A New Biology of Religion
Spiritual Practice and the Life of the Body
by Michael Steinberg
July 2012, 221pp, 6 1/8x9 1/4
1 volume, Praeger

Hardcover: 978-1-4408-0284-3
$53, £40, 46€, A72
eBook Available: 978-1-4408-0285-0
Please contact your preferred eBook vendor for pricing.

The conflict between science and religion seems to be no closer to resolution today than it was when Darwin published The Origin of Species in the late 19th century. This book finds a way out of that impasse, rejecting both religious doctrines and the model of the mind-as-a-computer that most contemporary critics of religion embrace. It finds common ground between religious practice and modern advances in science, and it presents a case for the centrality of religion as a human practice.

This study provides a fresh look at the debate between science and religion that documents how the experiences produced by spiritual practice are surprisingly consistent with the findings of modern biology, despite the difficulty in reconciling scientific theories and religious dogma.

This book is unique in its focus on bodily experience as an independent source of knowledge and insight, an important aspect of recent discoveries in neurology and psychology. By rethinking what it is to be human and what role self-consciousness plays, it finds striking points of intersection between science and religion and challenges readers to rediscover their spiritual connections to the physical world.

Combining scientific rigor with the spiritual quest, A New Biology of Religion: Spiritual Practice and the Life of the Body reframes the science-religion debate. This profound work examines how all things are connected—both scientifically and spiritually—and shows how religious practices mirror the biological processes of life.

Michael Steinberg is the author of The Fiction of a Thinkable World: Body, Meaning, and the Culture of Capitalism. He has taught at the University of Rochester and writes regularly on the philosophy of German Idealism. Steinberg is also an initiate at a major center for South Indian tantrism.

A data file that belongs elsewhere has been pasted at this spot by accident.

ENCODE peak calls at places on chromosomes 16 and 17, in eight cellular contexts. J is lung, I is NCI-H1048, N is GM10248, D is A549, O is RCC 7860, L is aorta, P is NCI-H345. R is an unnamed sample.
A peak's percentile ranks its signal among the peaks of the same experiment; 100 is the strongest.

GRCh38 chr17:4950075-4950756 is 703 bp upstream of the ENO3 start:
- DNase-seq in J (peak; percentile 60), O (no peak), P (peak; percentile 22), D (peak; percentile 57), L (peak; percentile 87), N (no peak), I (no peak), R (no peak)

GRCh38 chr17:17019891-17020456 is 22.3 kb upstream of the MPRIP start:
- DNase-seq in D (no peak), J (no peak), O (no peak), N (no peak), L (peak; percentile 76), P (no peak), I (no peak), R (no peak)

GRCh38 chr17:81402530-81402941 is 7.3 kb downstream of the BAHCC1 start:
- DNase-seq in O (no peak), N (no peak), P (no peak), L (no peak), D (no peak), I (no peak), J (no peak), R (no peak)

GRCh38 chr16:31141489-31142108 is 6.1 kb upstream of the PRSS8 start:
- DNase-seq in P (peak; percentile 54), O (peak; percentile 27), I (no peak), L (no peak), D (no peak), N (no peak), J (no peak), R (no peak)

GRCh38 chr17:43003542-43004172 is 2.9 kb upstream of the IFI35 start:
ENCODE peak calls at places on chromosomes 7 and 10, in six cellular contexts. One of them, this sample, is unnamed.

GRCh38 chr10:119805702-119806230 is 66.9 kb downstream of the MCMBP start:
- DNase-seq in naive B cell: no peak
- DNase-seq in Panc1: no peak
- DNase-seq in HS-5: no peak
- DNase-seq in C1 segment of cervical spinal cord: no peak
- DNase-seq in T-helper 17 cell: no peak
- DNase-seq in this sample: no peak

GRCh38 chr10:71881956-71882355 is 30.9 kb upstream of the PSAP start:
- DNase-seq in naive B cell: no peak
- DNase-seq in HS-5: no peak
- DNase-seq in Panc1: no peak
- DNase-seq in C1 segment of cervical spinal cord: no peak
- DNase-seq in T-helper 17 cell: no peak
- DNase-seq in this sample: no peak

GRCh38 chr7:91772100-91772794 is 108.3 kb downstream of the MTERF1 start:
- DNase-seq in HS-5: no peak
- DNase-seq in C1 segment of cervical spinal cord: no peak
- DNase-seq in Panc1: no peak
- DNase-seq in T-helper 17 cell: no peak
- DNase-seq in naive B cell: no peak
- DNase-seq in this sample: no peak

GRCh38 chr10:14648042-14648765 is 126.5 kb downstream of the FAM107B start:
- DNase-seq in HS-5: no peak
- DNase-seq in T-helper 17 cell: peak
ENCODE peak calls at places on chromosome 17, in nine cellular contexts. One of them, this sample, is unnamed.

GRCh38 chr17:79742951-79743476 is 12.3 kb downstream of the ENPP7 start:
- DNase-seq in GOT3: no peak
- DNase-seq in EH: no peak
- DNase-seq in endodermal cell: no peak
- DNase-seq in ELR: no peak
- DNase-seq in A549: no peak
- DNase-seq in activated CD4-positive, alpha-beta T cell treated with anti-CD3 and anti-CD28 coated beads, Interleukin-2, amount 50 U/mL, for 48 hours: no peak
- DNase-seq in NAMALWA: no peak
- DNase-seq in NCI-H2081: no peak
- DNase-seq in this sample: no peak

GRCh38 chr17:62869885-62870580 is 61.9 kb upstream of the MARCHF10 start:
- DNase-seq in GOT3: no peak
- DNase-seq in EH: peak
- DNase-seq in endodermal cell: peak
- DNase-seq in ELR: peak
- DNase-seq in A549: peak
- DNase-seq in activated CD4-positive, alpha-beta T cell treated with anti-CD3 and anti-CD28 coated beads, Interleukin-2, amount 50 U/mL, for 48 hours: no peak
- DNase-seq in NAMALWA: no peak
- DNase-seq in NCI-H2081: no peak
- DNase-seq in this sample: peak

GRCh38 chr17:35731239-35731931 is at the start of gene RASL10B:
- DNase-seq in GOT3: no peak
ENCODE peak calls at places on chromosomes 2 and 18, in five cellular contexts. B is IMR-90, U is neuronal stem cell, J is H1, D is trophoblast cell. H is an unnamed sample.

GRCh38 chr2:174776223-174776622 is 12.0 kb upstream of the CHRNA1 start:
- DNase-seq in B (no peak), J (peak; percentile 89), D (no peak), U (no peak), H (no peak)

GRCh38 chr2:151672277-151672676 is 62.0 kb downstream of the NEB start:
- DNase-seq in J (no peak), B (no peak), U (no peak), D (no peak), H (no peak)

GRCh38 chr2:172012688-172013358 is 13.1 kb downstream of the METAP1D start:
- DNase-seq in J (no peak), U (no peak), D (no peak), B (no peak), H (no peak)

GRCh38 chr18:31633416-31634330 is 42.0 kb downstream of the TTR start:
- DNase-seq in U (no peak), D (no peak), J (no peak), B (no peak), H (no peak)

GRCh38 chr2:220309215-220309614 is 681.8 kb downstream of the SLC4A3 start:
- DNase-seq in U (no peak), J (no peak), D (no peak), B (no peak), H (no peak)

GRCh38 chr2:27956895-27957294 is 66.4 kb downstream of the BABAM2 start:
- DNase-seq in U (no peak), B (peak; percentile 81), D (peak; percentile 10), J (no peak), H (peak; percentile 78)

Reviews

"Steinberg, an independent scholar and attorney, presents a lively case for revisioning one's conception of both religion and biology along non-Western (mainly Eastern) lines. . . . Summing Up: Recommended. General readers."—Choice, January 1, 2013

"This profound and truly groundbreaking book outlines a new approach to issues of faith and disbelief. It marks a highly promising departure from the familiar debate in which believers and atheists take a stand behind dogmatic barricades. Instead of focusing upon the monotheistic religions alone and upholding or denying the possibility of a revealed truth Michael Steinberg turns to various non-western traditions and suggests how and why body and mind appear to respond to their ritual practices and find fulfilment in them."—Michael Francis Gibson, Writer and Independent Scholar, Author of The Mill and the Cross

"This beautifully articulate book brings much needed insight and sanity to the current debate between followers of science and religion. Steinberg's warm, intelligent voice leads us gently but persuasively to the recognition of an embodied spirituality that vanquishes the illusion of self/object duality and provides the basis for a genuinely ethical life. This is an enjoyable, informative, and illuminating read."—Judith Blackstone, Author of The Empathic Ground, The Intimate Life, and The Enlightenment Process

"Steinberg offers a refutation of the claims of the ‘new atheists’ that the Darwinian paradigm of evolutionary biology precludes the truth of any religion by showing that biology, rightly understood, suggests that humans are not computing devices inserted into robotic machines, but living wholes where life animates the minutest parts, and where community and inclusion are the rule, not exclusion and control. Conversant with the whole range of world religions and up to the minute in its grasp of biology, Steinberg argues that the life of a religion and the liveliness of its practices are the proper measures of its truth." —Michael Vater, Retired Professor of Philosophy, Marquette University
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